My Aged Care Update
11 November 2016
The PICAC My Aged Care CALD Accessibility Project is well underway, with the PICAC NSW & ACT team working in collaboration with consumers, service providers and multicultural communities to identify access barriers and possible solutions for culturally and linguistically diverse (CALD) people aged 65 and over when accessing My Aged Care.
As part of the project, we have taken a number of approaches to ascertain existing access barriers. These included conducting both face-to-face and online surveys with a broad mix of consumers, carers and service providers at major events, including the 2016 National Multicultural Festival, MCCI and FECCA Illawarra Multicultural Aged Care Talks, MCCI Multicultural Seniors Expo and CALDWays 2016 Forum.
To assist the aged care sector with informing CALD consumers about the MAC system, PICAC NSW & ACT has developed a MAC CALD Consumer Journey infographic [495 KB PDF], which has been adopted by a number of organisations.
Ongoing engagement with our PICAC partners and other stakeholders into the access issues affecting CALD older people when using My Aged Care has identified more prominent barriers than originally identified. These are also reflected in other research undertaken by:
- QLD Government, 2011, 'Barriers to engagement with CALD communities – introduction to working with CALD communities'
- Tyrone, A., & Karanastasis, T., 2016, Impact of the National Ageing and Aged Care Strategy for People from CALD backgrounds
- Multicultural Aged Care (South Australia), 2016, collated survey data on My Aged Care barriers
- Productivity Commission Inquiry Report Overview, No 53, 2011, Caring for Older Australians
Prominent barriers identified include:
Language and literacy:
- written and verbal barriers in English
- not understanding aged care jargon
- inability to understand contemporary language from former homelands.
Not understanding the age care system:
- the new aged care system is complex to navigate for CALD older people
- many CALD older people are not aware that services exist, especially for those from countries where aged care services do not exist.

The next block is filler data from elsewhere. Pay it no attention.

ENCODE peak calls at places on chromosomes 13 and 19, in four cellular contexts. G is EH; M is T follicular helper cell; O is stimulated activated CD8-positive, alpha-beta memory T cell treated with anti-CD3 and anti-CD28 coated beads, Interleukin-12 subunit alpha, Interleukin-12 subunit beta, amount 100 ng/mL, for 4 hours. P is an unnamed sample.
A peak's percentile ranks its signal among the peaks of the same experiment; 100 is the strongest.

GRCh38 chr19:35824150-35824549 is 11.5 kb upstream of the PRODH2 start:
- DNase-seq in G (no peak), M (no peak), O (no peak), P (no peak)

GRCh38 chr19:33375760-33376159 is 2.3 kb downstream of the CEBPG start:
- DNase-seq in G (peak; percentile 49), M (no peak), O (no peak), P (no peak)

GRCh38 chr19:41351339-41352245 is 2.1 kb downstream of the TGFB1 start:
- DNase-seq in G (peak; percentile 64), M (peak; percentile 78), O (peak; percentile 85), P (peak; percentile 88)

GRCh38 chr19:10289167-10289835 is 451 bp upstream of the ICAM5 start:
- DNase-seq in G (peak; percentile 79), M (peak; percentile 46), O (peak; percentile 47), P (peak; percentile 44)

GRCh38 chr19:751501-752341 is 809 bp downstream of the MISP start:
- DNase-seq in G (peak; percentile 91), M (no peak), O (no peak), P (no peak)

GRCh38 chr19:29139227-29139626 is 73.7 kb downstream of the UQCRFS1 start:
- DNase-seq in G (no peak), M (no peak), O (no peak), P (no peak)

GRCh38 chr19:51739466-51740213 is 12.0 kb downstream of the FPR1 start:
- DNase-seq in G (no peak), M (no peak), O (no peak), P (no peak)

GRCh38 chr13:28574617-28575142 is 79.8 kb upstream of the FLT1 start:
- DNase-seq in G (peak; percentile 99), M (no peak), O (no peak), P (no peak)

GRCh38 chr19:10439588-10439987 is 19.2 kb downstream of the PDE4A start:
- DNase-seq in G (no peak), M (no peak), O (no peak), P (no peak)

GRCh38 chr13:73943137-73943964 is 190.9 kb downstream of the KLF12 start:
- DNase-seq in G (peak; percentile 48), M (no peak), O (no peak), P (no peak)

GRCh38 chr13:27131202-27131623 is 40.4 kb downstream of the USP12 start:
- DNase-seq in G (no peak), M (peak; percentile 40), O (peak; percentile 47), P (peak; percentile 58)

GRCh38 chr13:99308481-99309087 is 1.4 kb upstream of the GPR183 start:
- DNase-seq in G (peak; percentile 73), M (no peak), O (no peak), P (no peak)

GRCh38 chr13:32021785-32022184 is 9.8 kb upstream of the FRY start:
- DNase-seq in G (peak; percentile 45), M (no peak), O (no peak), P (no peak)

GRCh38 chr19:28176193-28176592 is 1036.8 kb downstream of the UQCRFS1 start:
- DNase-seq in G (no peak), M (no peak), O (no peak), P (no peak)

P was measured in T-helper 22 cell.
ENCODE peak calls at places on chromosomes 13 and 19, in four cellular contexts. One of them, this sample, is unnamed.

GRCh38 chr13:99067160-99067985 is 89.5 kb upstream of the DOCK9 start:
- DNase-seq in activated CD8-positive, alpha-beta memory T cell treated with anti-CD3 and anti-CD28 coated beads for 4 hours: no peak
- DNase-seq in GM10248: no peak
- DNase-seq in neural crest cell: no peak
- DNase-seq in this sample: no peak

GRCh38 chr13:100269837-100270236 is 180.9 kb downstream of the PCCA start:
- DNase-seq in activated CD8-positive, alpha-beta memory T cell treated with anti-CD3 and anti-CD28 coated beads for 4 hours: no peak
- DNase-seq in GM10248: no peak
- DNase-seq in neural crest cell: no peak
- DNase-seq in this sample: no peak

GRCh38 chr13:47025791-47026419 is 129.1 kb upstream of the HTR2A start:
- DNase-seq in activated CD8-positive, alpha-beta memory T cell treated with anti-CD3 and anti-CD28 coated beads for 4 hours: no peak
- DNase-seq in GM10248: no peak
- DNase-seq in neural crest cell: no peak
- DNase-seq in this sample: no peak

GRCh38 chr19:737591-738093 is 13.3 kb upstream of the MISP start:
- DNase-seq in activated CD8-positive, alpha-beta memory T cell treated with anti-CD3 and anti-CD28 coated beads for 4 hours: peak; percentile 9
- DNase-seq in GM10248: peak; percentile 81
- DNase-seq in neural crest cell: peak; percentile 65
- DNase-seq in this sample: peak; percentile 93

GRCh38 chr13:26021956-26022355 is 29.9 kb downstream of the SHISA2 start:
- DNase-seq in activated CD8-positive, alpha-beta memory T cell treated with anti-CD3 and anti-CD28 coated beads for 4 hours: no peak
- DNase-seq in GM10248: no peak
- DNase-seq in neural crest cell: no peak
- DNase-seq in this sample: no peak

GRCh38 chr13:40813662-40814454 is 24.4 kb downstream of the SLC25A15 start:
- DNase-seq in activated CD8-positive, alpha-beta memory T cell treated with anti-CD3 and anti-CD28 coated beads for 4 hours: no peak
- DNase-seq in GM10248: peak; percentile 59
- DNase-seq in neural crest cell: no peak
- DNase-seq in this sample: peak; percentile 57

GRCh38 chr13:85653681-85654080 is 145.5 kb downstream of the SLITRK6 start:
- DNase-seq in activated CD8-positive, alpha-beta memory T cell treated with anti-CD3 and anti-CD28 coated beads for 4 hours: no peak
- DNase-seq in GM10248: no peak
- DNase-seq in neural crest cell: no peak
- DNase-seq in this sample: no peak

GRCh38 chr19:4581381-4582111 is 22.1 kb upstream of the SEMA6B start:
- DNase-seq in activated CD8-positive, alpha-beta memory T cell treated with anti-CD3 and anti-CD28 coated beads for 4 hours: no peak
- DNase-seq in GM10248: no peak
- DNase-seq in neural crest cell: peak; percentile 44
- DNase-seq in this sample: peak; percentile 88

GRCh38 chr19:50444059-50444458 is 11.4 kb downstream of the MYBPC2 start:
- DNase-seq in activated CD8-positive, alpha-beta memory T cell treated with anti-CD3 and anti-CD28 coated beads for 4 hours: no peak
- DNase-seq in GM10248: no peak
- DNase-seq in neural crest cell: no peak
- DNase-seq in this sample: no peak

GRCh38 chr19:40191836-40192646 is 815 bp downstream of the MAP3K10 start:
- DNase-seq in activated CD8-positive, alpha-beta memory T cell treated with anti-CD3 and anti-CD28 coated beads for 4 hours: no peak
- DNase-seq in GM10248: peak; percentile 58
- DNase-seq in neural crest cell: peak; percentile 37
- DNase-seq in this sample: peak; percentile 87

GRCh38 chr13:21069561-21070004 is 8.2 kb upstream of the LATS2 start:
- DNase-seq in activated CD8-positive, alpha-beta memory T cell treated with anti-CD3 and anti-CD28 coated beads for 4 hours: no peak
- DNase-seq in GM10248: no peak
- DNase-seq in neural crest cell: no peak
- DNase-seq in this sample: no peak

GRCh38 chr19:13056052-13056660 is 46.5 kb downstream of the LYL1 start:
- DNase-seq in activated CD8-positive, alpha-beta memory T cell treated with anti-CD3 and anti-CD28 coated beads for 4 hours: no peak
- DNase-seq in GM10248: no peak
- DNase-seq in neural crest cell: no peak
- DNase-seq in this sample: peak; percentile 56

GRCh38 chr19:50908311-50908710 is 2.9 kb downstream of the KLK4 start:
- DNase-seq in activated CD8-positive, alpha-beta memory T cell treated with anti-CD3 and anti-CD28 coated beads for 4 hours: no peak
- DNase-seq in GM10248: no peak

Communication and technology:
- many older people fear using the telephone if they are required to speak in English
- there may also be an inability to communicate over the phone due to a hearing impairment and using TIS services
- computers can also be an inconvenience as many of CALD older people do not operate or understand the functions and specifications of a computer.
Complexity of assessment process:
- some older people have been assessed three times
- there have been examples of consumers declining services because of the long waiting time or other support
- some clients confused having to tell their stories up to three times
- long waiting periods between the request for services and delivery of services.
- fear or suspicion of the motives of the Australian Government, including fear of authority
- lack of confidence to connect with government agencies
- lack of knowledge about appropriate behaviour with government officials.
Lack of cultural competency:
- lack of awareness of culturally sensitive behaviour by government officials or those representing government
- lack of individual contact or case management
- bilingual staff or interpreters not being utilised during assessments
- CALD consumers not being referred to ethno specific services when they requested it
- lack of cultural competency training among call centre staff and assessors.
Phase 2 of the project has now commenced and will focus on gathering ideas for solutions and recommendations which will be provided to the Department of Health in early 2017.
The PICAC NSW & ACT team will continue to focus on working in collaboration with various stakeholders to contribute their recommendations into the report.
To date there has been interest from various stakeholders including multicultural community leaders and organisations, service providers, council committees and various government departments. Please notify PICAC if you are interested in contributing to this part of this project.
Please feel free to contact the PICAC NSW & ACT office on 02 4227 4222 or email Josi Krizanac directly.
All contributing organisations will be acknowledged in the final report to the Department of Health.
PICAC NSW & ACT would like to thank all individuals and organisations that have already contributed to the project.